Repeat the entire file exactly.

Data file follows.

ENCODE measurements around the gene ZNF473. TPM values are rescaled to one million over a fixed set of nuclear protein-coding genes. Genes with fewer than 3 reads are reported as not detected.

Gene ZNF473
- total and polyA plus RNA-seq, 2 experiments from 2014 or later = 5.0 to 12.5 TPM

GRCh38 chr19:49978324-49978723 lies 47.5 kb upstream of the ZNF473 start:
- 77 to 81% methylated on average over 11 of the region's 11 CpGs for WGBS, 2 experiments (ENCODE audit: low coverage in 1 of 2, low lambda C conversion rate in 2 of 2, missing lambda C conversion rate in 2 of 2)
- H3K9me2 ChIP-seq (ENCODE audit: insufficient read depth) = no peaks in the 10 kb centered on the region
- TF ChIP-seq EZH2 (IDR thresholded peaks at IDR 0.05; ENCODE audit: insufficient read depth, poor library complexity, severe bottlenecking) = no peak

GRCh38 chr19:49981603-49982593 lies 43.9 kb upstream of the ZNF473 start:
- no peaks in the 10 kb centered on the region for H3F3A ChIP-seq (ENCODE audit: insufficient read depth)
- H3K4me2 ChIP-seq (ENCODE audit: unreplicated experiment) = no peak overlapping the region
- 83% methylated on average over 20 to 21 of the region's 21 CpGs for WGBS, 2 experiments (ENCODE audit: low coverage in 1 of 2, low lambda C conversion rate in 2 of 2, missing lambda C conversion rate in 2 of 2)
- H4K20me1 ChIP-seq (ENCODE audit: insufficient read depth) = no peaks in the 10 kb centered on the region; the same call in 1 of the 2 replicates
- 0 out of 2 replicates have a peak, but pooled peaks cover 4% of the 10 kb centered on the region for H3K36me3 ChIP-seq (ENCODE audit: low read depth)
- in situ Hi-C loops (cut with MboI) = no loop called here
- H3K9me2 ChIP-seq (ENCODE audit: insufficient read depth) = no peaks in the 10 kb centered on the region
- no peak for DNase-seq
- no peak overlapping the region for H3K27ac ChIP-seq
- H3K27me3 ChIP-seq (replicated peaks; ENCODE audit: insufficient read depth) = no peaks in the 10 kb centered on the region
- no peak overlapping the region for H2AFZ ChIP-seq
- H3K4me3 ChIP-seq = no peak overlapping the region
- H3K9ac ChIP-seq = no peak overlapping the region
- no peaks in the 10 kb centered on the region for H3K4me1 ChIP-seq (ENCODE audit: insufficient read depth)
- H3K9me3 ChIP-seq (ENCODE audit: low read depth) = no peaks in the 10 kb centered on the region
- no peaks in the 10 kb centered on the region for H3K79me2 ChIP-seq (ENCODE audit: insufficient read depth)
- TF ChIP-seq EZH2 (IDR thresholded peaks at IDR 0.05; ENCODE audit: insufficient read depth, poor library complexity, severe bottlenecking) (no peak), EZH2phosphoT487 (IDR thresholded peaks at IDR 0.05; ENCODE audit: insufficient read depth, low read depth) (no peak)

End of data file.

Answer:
ENCODE measurements around the gene ZNF473. TPM values are rescaled to one million over a fixed set of nuclear protein-coding genes. Genes with fewer than 3 reads are reported as not detected.

Gene ZNF473
- total and polyA plus RNA-seq, 2 experiments from 2014 or later = 5.0 to 12.5 TPM

GRCh38 chr19:49978324-49978723 lies 47.5 kb upstream of the ZNF473 start:
- 77 to 81% methylated on average over 11 of the region's 11 CpGs for WGBS, 2 experiments (ENCODE audit: low coverage in 1 of 2, low lambda C conversion rate in 2 of 2, missing lambda C conversion rate in 2 of 2)
- H3K9me2 ChIP-seq (ENCODE audit: insufficient read depth) = no peaks in the 10 kb centered on the region
- TF ChIP-seq EZH2 (IDR thresholded peaks at IDR 0.05; ENCODE audit: insufficient read depth, poor library complexity, severe bottlenecking) = no peak

GRCh38 chr19:49981603-49982593 lies 43.9 kb upstream of the ZNF473 start:
- no peaks in the 10 kb centered on the region for H3F3A ChIP-seq (ENCODE audit: insufficient read depth)
- H3K4me2 ChIP-seq (ENCODE audit: unreplicated experiment) = no peak overlapping the region
- 83% methylated on average over 20 to 21 of the region's 21 CpGs for WGBS, 2 experiments (ENCODE audit: low coverage in 1 of 2, low lambda C conversion rate in 2 of 2, missing lambda C conversion rate in 2 of 2)
- H4K20me1 ChIP-seq (ENCODE audit: insufficient read depth) = no peaks in the 10 kb centered on the region; the same call in 1 of the 2 replicates
- 0 out of 2 replicates have a peak, but pooled peaks cover 4% of the 10 kb centered on the region for H3K36me3 ChIP-seq (ENCODE audit: low read depth)
- in situ Hi-C loops (cut with MboI) = no loop called here
- H3K9me2 ChIP-seq (ENCODE audit: insufficient read depth) = no peaks in the 10 kb centered on the region
- no peak for DNase-seq
- no peak overlapping the region for H3K27ac ChIP-seq
- H3K27me3 ChIP-seq (replicated peaks; ENCODE audit: insufficient read depth) = no peaks in the 10 kb centered on the region
- no peak overlapping the region for H2AFZ ChIP-seq
- H3K4me3 ChIP-seq = no peak overlapping the region
- H3K9ac ChIP-seq = no peak overlapping the region
- no peaks in the 10 kb centered on the region for H3K4me1 ChIP-seq (ENCODE audit: insufficient read depth)
- H3K9me3 ChIP-seq (ENCODE audit: low read depth) = no peaks in the 10 kb centered on the region
- no peaks in the 10 kb centered on the region for H3K79me2 ChIP-seq (ENCODE audit: insufficient read depth)
- TF ChIP-seq EZH2 (IDR thresholded peaks at IDR 0.05; ENCODE audit: insufficient read depth, poor library complexity, severe bottlenecking) (no peak), EZH2phosphoT487 (IDR thresholded peaks at IDR 0.05; ENCODE audit: insufficient read depth, low read depth) (no peak)